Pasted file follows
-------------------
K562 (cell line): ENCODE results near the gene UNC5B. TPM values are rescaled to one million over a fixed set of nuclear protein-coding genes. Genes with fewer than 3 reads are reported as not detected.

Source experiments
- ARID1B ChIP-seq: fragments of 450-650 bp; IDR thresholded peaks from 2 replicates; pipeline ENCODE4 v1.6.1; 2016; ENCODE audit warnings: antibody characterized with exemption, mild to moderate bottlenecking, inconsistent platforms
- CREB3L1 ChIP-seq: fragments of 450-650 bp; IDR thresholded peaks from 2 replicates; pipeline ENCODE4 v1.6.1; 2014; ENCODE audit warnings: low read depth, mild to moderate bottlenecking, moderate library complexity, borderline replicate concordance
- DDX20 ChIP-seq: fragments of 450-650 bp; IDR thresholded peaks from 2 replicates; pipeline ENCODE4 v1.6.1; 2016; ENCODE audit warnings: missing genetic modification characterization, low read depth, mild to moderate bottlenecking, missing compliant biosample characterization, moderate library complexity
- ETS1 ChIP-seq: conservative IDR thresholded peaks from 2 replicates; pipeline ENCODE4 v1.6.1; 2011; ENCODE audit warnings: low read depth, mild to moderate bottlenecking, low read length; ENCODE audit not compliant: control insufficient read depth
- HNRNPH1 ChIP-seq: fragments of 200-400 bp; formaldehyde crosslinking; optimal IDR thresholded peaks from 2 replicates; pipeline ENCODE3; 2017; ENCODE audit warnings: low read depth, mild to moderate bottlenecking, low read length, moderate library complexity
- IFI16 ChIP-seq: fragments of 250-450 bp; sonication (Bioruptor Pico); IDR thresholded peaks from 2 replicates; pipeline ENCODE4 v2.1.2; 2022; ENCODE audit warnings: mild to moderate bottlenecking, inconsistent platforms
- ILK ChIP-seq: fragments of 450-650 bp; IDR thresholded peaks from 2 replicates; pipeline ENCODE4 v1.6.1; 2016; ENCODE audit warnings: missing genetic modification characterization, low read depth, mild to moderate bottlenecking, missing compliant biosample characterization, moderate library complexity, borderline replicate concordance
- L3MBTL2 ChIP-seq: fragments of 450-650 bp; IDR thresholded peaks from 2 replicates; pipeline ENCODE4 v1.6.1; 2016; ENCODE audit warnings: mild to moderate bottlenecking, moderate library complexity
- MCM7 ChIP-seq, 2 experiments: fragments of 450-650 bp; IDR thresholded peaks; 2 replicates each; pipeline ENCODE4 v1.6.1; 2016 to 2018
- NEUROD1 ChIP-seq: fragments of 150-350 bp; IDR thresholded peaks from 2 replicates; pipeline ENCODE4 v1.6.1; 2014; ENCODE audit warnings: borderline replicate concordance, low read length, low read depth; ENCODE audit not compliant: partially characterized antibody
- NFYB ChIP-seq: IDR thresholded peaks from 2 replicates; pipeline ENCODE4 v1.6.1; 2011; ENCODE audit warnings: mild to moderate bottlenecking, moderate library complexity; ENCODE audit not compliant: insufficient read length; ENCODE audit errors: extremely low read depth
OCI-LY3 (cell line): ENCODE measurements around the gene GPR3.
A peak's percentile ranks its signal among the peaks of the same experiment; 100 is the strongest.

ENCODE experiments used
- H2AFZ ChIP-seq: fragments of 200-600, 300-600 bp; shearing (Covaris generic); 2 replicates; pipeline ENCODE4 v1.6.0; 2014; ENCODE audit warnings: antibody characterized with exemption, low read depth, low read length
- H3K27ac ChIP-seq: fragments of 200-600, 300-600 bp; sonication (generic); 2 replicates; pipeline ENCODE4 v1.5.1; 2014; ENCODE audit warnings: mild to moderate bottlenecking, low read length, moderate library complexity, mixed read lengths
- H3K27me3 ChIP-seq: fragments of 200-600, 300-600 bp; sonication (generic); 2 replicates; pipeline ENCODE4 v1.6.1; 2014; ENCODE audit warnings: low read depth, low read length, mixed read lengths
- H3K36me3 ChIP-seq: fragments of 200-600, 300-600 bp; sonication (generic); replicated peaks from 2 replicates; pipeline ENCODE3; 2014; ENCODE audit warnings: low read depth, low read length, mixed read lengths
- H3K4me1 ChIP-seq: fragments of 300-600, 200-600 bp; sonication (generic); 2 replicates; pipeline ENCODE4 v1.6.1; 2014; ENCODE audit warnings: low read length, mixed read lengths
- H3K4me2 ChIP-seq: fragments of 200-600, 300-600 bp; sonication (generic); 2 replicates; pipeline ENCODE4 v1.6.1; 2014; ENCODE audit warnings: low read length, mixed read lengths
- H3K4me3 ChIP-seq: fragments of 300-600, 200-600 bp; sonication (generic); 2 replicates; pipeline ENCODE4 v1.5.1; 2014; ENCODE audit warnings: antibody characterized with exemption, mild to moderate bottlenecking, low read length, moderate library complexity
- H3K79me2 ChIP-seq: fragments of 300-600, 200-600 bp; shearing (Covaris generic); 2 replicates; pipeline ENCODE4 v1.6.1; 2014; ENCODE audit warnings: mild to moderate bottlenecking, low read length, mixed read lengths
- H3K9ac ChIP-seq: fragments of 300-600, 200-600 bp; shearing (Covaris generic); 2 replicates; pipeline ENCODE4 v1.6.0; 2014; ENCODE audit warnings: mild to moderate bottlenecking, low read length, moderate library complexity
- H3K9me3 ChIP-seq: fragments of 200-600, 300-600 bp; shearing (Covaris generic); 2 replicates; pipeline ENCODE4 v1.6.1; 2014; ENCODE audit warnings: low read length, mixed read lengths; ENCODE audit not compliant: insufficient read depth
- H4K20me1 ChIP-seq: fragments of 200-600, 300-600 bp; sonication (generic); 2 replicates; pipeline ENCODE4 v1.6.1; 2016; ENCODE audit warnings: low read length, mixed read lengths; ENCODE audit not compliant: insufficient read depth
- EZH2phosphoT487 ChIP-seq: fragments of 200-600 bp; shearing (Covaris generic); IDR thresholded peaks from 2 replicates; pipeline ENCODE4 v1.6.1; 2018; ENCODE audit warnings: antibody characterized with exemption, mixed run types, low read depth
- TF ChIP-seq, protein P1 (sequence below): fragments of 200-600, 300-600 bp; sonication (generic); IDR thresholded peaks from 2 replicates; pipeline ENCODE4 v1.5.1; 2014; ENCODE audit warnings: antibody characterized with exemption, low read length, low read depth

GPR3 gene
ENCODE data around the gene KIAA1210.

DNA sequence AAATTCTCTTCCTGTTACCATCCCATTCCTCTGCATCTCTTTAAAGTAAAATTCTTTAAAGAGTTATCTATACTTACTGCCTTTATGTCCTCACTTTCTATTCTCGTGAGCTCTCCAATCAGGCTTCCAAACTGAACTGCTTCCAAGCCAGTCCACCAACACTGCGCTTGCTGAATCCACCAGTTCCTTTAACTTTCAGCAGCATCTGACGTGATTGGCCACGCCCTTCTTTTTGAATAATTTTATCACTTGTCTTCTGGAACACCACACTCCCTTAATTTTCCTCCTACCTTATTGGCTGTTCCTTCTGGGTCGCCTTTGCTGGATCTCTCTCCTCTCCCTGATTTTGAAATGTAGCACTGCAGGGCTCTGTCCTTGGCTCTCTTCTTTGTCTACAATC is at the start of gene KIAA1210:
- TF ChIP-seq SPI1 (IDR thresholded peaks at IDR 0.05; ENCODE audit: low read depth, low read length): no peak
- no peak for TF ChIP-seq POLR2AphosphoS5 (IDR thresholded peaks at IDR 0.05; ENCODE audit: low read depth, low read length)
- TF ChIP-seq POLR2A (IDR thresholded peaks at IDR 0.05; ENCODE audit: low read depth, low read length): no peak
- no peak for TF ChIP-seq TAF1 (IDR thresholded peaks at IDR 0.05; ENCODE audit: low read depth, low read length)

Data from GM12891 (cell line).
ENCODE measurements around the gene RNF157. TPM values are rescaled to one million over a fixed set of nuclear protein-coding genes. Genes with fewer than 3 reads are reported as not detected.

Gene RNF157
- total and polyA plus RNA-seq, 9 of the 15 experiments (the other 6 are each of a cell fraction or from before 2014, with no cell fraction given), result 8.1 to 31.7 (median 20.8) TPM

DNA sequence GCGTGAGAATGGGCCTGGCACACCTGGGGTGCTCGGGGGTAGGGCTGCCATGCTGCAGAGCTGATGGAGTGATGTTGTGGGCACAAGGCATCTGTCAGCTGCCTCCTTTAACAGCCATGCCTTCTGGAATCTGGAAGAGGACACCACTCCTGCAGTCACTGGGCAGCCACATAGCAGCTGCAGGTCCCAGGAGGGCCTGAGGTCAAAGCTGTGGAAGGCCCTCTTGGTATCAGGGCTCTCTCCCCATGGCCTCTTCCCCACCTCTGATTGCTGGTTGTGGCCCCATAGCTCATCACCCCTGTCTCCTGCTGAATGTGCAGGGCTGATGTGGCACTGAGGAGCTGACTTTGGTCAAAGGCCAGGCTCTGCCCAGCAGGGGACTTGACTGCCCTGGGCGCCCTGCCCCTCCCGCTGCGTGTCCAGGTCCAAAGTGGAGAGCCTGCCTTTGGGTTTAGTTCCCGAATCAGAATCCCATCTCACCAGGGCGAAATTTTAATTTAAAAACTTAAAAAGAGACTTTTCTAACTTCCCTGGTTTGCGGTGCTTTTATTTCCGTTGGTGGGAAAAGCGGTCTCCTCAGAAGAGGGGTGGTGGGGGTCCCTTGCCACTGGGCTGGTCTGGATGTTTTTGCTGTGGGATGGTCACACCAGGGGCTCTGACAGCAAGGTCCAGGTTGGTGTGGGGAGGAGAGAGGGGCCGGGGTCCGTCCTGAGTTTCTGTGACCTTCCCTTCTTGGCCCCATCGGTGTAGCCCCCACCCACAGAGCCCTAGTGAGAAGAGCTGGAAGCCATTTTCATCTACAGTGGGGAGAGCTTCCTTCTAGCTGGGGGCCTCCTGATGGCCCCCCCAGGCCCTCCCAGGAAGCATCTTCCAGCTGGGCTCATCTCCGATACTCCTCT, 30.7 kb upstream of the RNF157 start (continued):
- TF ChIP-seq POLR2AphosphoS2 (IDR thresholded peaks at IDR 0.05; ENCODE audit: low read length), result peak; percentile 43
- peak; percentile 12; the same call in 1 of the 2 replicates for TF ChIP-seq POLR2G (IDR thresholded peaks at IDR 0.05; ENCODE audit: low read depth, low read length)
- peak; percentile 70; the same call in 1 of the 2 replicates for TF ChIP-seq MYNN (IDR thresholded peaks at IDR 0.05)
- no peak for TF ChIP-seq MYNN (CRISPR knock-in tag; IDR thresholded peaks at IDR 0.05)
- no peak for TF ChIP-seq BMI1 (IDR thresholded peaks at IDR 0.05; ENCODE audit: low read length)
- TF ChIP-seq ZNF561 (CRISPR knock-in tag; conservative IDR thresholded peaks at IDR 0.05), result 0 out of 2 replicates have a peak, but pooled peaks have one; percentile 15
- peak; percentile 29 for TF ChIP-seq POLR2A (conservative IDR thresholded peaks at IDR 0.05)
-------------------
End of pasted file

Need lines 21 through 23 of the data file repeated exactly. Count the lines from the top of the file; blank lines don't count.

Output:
- H3K4me1 ChIP-seq: fragments of 300-600, 200-600 bp; sonication (generic); 2 replicates; pipeline ENCODE4 v1.6.1; 2014; ENCODE audit warnings: low read length, mixed read lengths
- H3K4me2 ChIP-seq: fragments of 200-600, 300-600 bp; sonication (generic); 2 replicates; pipeline ENCODE4 v1.6.1; 2014; ENCODE audit warnings: low read length, mixed read lengths
- H3K4me3 ChIP-seq: fragments of 300-600, 200-600 bp; sonication (generic); 2 replicates; pipeline ENCODE4 v1.5.1; 2014; ENCODE audit warnings: antibody characterized with exemption, mild to moderate bottlenecking, low read length, moderate library complexity